The Dichotomy of Imagery in 'Jane Eyre'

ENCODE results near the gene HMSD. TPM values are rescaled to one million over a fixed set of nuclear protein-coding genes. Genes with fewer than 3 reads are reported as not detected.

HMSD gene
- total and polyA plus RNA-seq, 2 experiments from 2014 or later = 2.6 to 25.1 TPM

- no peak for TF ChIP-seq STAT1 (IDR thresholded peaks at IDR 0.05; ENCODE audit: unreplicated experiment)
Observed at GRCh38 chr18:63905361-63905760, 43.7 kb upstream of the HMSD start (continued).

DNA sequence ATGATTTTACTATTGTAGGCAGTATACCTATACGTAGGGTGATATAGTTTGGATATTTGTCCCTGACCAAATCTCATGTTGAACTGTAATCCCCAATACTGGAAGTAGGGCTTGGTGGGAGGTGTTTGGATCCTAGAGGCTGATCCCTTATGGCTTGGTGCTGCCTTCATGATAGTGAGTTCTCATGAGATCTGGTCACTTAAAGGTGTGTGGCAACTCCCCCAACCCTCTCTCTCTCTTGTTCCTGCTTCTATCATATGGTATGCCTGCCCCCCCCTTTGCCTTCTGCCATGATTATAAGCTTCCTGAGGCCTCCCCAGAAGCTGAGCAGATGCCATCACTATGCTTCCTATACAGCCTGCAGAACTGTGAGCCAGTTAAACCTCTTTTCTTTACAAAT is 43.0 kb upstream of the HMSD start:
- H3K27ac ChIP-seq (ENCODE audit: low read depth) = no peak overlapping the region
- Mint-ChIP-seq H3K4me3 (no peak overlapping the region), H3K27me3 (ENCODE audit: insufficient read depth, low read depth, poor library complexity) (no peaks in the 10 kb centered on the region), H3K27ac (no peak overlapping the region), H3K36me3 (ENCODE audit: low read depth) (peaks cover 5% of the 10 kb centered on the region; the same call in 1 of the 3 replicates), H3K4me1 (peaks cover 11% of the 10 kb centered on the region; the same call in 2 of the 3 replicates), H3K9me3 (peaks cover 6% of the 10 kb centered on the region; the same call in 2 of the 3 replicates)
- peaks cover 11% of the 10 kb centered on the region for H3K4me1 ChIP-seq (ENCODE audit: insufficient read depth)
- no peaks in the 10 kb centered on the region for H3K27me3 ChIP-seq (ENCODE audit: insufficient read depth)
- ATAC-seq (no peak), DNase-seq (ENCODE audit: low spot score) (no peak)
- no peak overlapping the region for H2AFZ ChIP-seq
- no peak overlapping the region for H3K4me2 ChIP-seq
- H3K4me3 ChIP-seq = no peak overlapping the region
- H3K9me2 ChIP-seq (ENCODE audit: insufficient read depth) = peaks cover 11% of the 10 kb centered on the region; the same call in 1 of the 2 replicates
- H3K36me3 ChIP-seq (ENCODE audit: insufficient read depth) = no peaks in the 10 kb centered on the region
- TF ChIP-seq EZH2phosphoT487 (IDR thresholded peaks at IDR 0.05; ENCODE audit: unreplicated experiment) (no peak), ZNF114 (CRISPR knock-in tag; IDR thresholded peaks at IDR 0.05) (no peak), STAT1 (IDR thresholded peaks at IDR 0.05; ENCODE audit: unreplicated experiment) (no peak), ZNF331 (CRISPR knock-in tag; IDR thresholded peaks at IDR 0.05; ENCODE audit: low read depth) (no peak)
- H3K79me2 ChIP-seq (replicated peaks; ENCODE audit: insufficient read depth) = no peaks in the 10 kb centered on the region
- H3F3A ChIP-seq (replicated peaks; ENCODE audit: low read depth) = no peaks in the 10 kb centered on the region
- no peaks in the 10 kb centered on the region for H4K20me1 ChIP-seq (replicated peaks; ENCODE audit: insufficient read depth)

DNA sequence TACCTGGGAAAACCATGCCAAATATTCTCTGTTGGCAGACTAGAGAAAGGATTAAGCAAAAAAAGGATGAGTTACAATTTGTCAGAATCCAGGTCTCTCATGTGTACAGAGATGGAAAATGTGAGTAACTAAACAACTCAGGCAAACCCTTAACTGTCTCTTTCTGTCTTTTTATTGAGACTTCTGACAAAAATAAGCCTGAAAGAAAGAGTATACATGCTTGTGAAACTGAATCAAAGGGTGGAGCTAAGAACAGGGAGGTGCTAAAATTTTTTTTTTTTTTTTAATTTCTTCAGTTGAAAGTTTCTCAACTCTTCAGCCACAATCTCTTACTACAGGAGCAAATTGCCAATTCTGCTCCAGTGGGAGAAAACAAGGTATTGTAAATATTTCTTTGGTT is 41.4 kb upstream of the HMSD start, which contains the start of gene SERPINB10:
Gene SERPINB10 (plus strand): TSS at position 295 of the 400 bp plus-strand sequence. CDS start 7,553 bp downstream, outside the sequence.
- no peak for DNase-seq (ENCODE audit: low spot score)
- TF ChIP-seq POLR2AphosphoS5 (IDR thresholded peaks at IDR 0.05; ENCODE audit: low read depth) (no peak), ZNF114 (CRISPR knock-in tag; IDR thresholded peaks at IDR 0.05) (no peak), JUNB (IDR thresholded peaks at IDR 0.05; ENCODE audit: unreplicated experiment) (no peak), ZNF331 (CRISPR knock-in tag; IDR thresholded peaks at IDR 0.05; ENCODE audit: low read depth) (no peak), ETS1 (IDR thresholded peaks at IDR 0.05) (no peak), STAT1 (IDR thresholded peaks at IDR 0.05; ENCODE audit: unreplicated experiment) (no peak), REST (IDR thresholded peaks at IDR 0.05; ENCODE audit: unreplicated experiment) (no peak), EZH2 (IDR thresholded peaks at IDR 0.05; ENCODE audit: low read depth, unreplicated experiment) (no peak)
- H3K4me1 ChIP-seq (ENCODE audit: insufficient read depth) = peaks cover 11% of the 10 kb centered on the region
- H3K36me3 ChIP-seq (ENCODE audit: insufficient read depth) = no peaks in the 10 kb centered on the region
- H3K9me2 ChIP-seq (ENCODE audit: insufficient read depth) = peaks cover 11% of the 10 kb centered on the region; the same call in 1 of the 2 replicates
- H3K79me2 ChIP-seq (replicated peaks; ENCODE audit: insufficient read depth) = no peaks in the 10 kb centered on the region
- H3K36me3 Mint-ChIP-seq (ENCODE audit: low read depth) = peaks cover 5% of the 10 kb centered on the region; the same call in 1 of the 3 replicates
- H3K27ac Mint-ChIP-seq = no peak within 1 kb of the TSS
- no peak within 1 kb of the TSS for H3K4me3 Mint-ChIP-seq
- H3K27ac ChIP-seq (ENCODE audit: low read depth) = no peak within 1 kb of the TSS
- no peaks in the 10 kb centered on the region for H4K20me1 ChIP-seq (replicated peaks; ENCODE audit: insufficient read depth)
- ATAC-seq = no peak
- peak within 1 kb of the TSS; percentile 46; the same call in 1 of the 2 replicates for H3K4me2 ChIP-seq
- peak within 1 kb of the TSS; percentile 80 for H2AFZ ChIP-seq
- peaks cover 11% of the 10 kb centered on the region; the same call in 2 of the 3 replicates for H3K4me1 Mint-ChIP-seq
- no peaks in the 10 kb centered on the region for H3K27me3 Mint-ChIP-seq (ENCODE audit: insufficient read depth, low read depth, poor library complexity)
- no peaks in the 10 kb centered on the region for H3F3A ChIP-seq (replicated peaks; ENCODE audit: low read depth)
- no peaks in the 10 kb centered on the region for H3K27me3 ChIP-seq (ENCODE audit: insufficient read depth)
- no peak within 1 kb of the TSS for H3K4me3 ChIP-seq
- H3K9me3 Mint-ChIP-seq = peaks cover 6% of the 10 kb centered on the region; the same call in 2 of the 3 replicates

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The Dichotomy of Imagery Within Jane Eyre Upon initially examining Charlotte Bronte's novel Jane Eyre, there appears to be a predominance of imagery that the author utilizes to represent both the title character and the various forms of adversity she comes into contact with. The vast majority of this imagery depicts the dichotomy of fire and ice. The author utilizes the former to represent the indomitable spirit and passion of the title character, whereas she employs the latter to symbolize the antagonizing elements that seek to damper Eyre's flaming ardor. Interestingly enough, this dichotomy is existent throughout the duration of Eyre's life and is evident in her early days as an orphan, in her years receiving her formal education as a school girl, and in her adulthood years when she considers candidates for a husband. Although the symbolism behind the imagery of fire and ice change slightly throughout Eyre's various stages of development, this dichotomy nonetheless represents the central theme of the novel: Eyre's triumph over the forces of poverty, forlornness, and despair into a successful life of her choosing. Early on in the novel, Eyre's personality is characterized by an incendiary disposition that is largely in response to the adverse conditions in which she finds herself. She is an orphan who lives with her aunt, Mrs. Reed, who treats her cruelly in comparison to how she treats the other children living there. Shortly after Mrs. Reed decides to send Eyre away

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